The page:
Both Olivier and Caine invest a great deal of energy in their performances and no one could argue to the contrary. Olivier overacts at times, which I didn't expect. But both actors are enjoyable to watch in their roles... until all the endless talking without action becomes too boring that is.

The problem with this film is that the plot simply doesn't deliver enough twists and turns. The plan to steal the jewels is talked about to an interminable degree. One would assume that Shaffer would have trimmed down the excessive dialogue for the big screen version. But he doesn't appear to have taken out even one line, judging by the film's length, which is simply too long for the story being told here.

I really can't understand how this film can be held in such high regard. From reading some of the other reviews, I discovered that it was once listed in IMDb's top 250 films. There's no way that this film is one of the 250 best films of all time. I wouldn't even place it anywhere near the top 250 of my own personal list of films that I've seen. It's technically well-made and nice to see the performances of the two great actors but the film itself is boring and I was frequently looking at the elapsed time when watching it. I was hoping for a surprise denouement at the end of the film. But there wasn't one. The few twists and turns there are became easier to predict after the first one, which admittedly surprised me a little.

Overall, SLEUTH is a disappointing thriller. It's labelled as a mystery but the only real mysteries are how this film attained such a high rating and why Shaffer thought it was a good idea to transfer his play to the big screen without making any apparent changes. Stage and film are two different mediums and Shaffer seems to forget this as he made this film.
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Ronnie Corbett shines in this excellent farce!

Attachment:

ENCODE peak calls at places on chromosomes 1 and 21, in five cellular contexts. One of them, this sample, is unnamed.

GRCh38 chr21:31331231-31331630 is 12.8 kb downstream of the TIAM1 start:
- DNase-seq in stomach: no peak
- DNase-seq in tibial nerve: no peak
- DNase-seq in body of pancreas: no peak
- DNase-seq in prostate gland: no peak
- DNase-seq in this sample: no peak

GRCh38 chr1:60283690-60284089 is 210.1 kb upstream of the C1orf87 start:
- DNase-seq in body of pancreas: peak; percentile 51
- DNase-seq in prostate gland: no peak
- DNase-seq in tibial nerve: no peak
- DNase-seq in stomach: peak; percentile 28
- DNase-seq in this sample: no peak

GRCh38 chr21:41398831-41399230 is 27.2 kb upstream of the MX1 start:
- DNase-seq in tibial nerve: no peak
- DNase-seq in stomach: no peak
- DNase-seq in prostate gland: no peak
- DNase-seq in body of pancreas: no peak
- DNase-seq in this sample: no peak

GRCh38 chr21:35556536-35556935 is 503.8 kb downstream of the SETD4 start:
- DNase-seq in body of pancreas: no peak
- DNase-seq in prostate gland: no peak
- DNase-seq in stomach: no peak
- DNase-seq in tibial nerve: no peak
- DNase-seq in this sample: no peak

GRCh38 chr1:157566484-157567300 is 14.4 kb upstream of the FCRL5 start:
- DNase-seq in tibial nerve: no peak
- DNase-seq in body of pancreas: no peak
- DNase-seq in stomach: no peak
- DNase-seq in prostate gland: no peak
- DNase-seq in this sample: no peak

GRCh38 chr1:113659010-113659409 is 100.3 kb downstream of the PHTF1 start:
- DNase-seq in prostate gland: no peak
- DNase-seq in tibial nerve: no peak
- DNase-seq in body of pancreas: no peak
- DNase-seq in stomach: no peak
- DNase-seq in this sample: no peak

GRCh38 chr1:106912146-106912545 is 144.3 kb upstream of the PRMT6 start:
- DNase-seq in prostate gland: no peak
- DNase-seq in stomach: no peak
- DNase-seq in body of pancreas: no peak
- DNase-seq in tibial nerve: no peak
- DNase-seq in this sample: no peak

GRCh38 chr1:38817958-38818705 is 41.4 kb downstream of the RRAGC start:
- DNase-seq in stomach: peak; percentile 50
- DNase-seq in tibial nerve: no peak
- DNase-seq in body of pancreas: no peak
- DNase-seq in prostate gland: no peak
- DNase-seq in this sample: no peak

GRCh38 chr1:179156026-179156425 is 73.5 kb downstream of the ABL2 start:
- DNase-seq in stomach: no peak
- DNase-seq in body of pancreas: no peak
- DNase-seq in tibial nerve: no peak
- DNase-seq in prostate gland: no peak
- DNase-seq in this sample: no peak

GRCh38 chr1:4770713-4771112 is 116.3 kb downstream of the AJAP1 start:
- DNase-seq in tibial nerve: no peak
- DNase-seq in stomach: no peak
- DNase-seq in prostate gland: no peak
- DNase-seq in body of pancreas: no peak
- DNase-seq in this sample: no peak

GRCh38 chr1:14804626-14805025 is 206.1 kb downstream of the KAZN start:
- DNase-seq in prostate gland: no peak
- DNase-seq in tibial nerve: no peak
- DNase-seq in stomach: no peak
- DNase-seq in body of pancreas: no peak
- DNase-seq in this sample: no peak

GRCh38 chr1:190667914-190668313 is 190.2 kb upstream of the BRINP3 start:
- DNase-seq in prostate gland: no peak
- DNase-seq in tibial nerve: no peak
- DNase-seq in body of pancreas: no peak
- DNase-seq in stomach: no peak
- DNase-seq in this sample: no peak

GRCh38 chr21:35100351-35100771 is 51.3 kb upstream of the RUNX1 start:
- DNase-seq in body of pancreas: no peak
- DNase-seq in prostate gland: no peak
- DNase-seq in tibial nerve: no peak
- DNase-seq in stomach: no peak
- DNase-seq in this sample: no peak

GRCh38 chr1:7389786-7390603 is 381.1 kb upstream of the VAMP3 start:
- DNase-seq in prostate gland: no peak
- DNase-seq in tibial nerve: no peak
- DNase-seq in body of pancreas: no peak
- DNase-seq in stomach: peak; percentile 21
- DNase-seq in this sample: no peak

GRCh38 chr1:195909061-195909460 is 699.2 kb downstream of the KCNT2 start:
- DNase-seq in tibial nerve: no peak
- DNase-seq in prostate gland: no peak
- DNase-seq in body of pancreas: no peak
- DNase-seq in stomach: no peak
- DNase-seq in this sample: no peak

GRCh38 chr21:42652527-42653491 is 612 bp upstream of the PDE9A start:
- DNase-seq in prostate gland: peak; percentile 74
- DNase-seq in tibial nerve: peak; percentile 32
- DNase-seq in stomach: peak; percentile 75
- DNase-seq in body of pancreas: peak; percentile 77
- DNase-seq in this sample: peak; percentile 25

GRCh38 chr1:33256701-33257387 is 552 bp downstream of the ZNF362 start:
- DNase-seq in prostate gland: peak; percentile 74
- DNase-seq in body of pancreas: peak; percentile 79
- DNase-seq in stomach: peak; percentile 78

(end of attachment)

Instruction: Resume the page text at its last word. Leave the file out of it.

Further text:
24 August 2017
NO SEX PLEASE WE'RE British is a film adaptation of the stage farce of the same name, written by Anthony Marriott and Alistair Foot. The stage version is one of the longest running farces in Britain and originally starred Michael Crawford. I'm too young to have seen the play when originally performed but I've read it and I have to say that once again the film version is better. This seems to be a trend with British films based on stage farces - the film version is better. The faster pacing has much to do with this. It's because of this that I wish more films based on British stage farces were made. It would have been wonderful to have A BEDFUL OF FOREIGNERS and MOVE OVER, MRS MARKHAM on the big screen for example.

The plot is as follows - a couple living in a flat above a high street bank find themselves receiving all sorts of pornography - "dirty" postcards, books and so on. A timid, accident-prone bank clerk finds himself embroiled in it all too. The comedy derives from the very British theme of embarrassment of association with sex and the predictably hilarious results as they try to dispose of the books, the postcards and the videos. The film is a neat blend of CARRY ON style comedy mixed with the elements of traditional stage farce (outrageous misunderstandings, mistaken identities, characters making up ridiculous stories to get out of trouble and so on). There's also quite a bit of running around, hiding from people and the like. All that's missing really is a Benny Hill-style chase sequence, which would have been the icing on the cake.

This film rests on the excellent performance of Ronnie Corbett. Outside of THE TWO RONNIES, Corbett is at his best in this film. He invests such a huge amount of energy and spirit in the role that it has to be seen to be believed. He proves what a great character actor he was. I really couldn't imagine anyone else being as good as he was in the role he played in this film. It's as though he found the part he was born to play. He did play a similar role in a film called SOME WILL, SOME WON'T it's true. But it just works better in this film due to the incredible situations he stumbles into.

Ian Ogilvy and Susan Penhaligon are massively underrated as the couple who live above the bank. Before watching this film, it's hard to imagine Ian Ogilvy running around a flat trying to avert disaster. But he does it to perfection here. Likewise, Susan Penhaligon is great. The scene with the chili peppers is brilliant.

Arthur Lowe is great as the pompous bank manager outraged by the proliferation of porn. No one could make pompousness hilarious like Lowe did.

The rest of the cast, including Beryl Reid, Michael Bates, Cheryl Hall, Michael Robbins and many others, are all great too and all play up to their screen personas in other films and shows very well.